Money quote: "Mom! The meat loaf! F---!" —Taylor Weatherby
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Mustafa, Austin Powers: International Man of Mystery (1997) and Austin Powers: The Spy Who Shagged Me (1999)
As an uber-tanned, red-fez’d, worst-luck-ever henchman, Ferrell still managed to make it through to the second film after surviving severe burns, thanks to one of Dr. Evil’s torture devices. Ferrell’s reedy, pathetic pleas for help are killer, proving that he's capable of captivating (and inspiring big laughs) even when he's off screen.
Money quote: “Someone help me! I'm still alive, only I'm very badly burned.” —Jason Clark
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Bob Woodward, Dick (1999)
In one of his earlier supporting film roles—which, unusually, casts him a straight man in a broad comedy—Ferrell assumed the role of real-life journalist Bob Woodward. Well, sort of; he plays a petulant, foolhardy version of the Pulitzer Prize winner (Robert Redford in All the President’s Men, be damned) opposite The Kids in the Hall's Bruce McCulloch as the super-coiffed Carl Bernstein. Their dirty little secret: The duo's all-important Deep Throat informant is actually a pair of bubbleheaded teen White House dogwalkers, played by Kirsten Dunst and Michelle Williams.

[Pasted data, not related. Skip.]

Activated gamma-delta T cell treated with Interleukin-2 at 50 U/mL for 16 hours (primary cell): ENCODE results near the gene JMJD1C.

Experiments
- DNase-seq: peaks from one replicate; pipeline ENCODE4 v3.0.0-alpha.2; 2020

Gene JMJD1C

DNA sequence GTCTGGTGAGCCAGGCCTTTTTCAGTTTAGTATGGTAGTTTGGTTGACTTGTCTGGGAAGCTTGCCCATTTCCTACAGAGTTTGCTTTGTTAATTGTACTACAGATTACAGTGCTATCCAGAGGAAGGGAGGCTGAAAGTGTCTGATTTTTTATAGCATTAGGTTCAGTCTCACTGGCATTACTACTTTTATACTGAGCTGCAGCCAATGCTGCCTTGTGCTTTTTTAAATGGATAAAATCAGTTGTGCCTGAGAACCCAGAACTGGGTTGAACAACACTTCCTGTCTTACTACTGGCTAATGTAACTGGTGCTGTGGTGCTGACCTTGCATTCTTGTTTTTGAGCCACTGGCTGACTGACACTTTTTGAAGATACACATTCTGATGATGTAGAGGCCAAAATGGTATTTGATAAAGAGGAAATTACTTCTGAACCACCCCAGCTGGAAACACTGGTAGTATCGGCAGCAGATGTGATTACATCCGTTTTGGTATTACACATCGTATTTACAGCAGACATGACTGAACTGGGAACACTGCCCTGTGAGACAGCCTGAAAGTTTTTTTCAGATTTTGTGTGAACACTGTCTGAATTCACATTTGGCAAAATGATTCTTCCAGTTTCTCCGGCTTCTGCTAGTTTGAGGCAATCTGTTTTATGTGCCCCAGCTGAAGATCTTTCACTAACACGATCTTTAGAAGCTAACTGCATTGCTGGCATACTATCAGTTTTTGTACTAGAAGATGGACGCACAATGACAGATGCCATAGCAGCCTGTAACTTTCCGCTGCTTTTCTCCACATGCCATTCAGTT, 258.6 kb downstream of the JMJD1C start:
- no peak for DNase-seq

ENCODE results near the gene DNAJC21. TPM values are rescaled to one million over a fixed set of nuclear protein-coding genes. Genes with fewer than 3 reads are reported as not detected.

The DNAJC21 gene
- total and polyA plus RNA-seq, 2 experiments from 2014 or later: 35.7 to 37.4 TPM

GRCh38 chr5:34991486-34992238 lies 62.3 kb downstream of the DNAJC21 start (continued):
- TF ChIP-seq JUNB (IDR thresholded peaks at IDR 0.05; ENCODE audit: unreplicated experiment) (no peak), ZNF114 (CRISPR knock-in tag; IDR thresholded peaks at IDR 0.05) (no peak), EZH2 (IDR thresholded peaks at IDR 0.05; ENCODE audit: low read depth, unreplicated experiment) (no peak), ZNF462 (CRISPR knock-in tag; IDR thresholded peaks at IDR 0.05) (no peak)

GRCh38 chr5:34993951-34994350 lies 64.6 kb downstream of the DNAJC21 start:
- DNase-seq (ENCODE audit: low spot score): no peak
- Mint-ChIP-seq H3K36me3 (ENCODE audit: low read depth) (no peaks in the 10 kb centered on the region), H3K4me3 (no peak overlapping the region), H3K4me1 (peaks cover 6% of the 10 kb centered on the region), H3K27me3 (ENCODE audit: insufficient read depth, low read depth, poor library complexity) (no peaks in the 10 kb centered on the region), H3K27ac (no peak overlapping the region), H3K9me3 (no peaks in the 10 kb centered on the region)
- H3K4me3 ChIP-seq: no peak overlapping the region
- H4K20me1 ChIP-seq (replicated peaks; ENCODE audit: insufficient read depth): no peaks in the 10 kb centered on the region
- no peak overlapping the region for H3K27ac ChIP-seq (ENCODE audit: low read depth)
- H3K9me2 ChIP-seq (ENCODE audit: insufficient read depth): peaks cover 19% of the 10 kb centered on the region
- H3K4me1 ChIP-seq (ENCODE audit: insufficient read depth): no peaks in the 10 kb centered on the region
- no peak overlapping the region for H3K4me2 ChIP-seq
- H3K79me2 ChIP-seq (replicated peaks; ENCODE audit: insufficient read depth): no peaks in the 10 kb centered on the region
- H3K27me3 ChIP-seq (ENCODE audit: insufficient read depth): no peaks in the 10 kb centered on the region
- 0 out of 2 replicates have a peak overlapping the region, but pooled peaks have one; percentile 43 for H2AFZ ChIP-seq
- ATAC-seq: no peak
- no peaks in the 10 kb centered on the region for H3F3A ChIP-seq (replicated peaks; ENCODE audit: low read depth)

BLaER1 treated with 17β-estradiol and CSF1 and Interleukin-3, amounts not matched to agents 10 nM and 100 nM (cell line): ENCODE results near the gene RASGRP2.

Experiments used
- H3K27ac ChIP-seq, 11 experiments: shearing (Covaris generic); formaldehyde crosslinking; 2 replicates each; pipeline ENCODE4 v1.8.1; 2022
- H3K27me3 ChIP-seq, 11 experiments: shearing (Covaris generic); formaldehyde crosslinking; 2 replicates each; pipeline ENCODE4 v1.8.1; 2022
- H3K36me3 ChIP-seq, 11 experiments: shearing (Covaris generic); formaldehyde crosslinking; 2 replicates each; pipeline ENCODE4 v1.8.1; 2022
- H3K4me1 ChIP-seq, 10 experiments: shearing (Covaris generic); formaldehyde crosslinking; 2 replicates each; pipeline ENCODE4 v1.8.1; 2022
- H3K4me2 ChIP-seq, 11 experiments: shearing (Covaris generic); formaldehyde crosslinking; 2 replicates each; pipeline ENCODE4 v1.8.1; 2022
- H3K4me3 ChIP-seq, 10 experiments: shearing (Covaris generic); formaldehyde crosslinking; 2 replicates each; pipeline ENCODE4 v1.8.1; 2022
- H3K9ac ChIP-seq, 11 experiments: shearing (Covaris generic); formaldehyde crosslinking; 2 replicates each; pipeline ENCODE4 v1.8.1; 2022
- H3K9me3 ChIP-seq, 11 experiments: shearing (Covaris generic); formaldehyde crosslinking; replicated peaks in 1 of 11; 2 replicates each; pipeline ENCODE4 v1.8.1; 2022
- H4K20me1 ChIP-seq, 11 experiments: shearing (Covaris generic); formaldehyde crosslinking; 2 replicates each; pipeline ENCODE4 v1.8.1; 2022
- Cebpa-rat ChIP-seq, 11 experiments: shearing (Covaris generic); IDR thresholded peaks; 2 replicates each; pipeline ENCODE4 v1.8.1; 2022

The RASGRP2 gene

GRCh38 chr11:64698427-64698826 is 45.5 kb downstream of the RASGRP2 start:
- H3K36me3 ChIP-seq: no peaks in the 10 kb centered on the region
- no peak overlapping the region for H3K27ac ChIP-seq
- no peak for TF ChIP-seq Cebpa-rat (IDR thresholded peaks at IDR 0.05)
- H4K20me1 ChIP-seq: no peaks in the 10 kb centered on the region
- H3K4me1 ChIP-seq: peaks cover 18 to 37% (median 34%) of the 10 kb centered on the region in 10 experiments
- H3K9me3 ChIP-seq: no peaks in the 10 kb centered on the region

Money quote: “There’s not a Herlichman. There’s a Haldeman, and there’s an Ehrlichman.” —Jason Clark
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Megamind, Megamind (2010)
2010's other supervillain-focused animated comedy, Despicable Me, ended up overshadowing this DreamWorks joint—which is a shame, mostly because Ferrell's titular baddie (the "incredibly handsome criminal genius and master of all villainy") is a swaggering delight. Well, until he finally defeats his arch-nemesis and finds himself adrift in an existential crisis. It's surprisingly heavy stuff for a kids' movie, but Ferrell pulls it off with humor and pathos to spare.
Money quote: "Let's see if Metro Man can withstand the full concentrated power of the sun! FIRE!" [Nothing happens] —Hillary Busis